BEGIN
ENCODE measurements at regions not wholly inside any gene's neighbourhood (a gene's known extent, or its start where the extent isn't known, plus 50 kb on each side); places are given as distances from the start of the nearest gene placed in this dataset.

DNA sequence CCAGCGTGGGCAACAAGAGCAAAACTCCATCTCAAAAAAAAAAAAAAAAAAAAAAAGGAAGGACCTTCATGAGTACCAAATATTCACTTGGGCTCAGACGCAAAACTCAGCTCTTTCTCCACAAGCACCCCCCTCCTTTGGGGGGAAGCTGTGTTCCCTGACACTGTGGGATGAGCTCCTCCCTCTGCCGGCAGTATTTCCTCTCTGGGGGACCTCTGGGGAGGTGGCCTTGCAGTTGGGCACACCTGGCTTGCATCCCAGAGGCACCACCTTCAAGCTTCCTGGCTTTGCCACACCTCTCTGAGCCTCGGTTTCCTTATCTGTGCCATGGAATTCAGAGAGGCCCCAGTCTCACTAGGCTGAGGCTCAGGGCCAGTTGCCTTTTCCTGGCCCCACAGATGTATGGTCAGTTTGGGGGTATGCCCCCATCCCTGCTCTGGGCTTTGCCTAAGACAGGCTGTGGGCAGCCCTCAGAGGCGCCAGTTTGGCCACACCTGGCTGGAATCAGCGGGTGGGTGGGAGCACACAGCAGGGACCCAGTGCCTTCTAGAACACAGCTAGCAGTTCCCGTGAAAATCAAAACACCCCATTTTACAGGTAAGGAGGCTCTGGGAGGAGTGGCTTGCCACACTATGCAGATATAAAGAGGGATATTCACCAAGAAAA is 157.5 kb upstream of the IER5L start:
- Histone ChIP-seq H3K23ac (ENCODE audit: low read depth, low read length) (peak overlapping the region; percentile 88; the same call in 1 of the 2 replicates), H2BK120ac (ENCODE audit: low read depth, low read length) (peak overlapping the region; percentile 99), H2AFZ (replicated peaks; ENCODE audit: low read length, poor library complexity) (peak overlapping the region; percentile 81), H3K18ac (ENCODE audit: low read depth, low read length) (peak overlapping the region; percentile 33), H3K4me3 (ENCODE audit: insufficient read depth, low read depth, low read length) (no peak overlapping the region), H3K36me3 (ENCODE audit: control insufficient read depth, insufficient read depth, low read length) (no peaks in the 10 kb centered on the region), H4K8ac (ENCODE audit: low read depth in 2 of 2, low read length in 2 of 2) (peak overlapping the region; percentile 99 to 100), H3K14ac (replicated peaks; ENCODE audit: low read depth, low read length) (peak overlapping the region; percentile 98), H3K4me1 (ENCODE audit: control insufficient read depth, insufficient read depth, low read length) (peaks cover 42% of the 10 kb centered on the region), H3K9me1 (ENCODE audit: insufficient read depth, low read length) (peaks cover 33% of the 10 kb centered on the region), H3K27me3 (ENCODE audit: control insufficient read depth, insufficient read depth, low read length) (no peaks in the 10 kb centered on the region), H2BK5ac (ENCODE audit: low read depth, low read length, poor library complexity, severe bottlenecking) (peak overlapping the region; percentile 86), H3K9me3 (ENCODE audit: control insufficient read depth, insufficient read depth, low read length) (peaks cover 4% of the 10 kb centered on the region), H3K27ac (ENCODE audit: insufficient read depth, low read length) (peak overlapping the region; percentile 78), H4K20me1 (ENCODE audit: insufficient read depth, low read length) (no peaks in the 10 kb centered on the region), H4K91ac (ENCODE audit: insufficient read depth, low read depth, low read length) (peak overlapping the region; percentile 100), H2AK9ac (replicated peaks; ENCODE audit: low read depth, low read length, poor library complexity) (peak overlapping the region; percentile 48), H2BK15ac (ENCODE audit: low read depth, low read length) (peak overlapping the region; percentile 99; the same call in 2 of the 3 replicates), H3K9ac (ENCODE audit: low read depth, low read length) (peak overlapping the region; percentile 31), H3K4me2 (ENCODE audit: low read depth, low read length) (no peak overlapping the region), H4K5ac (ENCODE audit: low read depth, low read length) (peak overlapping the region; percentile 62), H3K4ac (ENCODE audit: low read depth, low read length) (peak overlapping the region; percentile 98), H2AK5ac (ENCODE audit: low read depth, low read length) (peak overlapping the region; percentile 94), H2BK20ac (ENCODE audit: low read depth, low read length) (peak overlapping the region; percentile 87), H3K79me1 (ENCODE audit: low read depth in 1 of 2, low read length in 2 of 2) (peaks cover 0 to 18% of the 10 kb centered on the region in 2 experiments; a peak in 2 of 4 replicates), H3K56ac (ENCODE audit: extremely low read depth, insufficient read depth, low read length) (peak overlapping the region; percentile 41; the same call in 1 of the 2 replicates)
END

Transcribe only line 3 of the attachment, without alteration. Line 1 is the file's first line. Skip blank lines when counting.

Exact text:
- Histone ChIP-seq H3K23ac (ENCODE audit: low read depth, low read length) (peak overlapping the region; percentile 88; the same call in 1 of the 2 replicates), H2BK120ac (ENCODE audit: low read depth, low read length) (peak overlapping the region; percentile 99), H2AFZ (replicated peaks; ENCODE audit: low read length, poor library complexity) (peak overlapping the region; percentile 81), H3K18ac (ENCODE audit: low read depth, low read length) (peak overlapping the region; percentile 33), H3K4me3 (ENCODE audit: insufficient read depth, low read depth, low read length) (no peak overlapping the region), H3K36me3 (ENCODE audit: control insufficient read depth, insufficient read depth, low read length) (no peaks in the 10 kb centered on the region), H4K8ac (ENCODE audit: low read depth in 2 of 2, low read length in 2 of 2) (peak overlapping the region; percentile 99 to 100), H3K14ac (replicated peaks; ENCODE audit: low read depth, low read length) (peak overlapping the region; percentile 98), H3K4me1 (ENCODE audit: control insufficient read depth, insufficient read depth, low read length) (peaks cover 42% of the 10 kb centered on the region), H3K9me1 (ENCODE audit: insufficient read depth, low read length) (peaks cover 33% of the 10 kb centered on the region), H3K27me3 (ENCODE audit: control insufficient read depth, insufficient read depth, low read length) (no peaks in the 10 kb centered on the region), H2BK5ac (ENCODE audit: low read depth, low read length, poor library complexity, severe bottlenecking) (peak overlapping the region; percentile 86), H3K9me3 (ENCODE audit: control insufficient read depth, insufficient read depth, low read length) (peaks cover 4% of the 10 kb centered on the region), H3K27ac (ENCODE audit: insufficient read depth, low read length) (peak overlapping the region; percentile 78), H4K20me1 (ENCODE audit: insufficient read depth, low read length) (no peaks in the 10 kb centered on the region), H4K91ac (ENCODE audit: insufficient read depth, low read depth, low read length) (peak overlapping the region; percentile 100), H2AK9ac (replicated peaks; ENCODE audit: low read depth, low read length, poor library complexity) (peak overlapping the region; percentile 48), H2BK15ac (ENCODE audit: low read depth, low read length) (peak overlapping the region; percentile 99; the same call in 2 of the 3 replicates), H3K9ac (ENCODE audit: low read depth, low read length) (peak overlapping the region; percentile 31), H3K4me2 (ENCODE audit: low read depth, low read length) (no peak overlapping the region), H4K5ac (ENCODE audit: low read depth, low read length) (peak overlapping the region; percentile 62), H3K4ac (ENCODE audit: low read depth, low read length) (peak overlapping the region; percentile 98), H2AK5ac (ENCODE audit: low read depth, low read length) (peak overlapping the region; percentile 94), H2BK20ac (ENCODE audit: low read depth, low read length) (peak overlapping the region; percentile 87), H3K79me1 (ENCODE audit: low read depth in 1 of 2, low read length in 2 of 2) (peaks cover 0 to 18% of the 10 kb centered on the region in 2 experiments; a peak in 2 of 4 replicates), H3K56ac (ENCODE audit: extremely low read depth, insufficient read depth, low read length) (peak overlapping the region; percentile 41; the same call in 1 of the 2 replicates)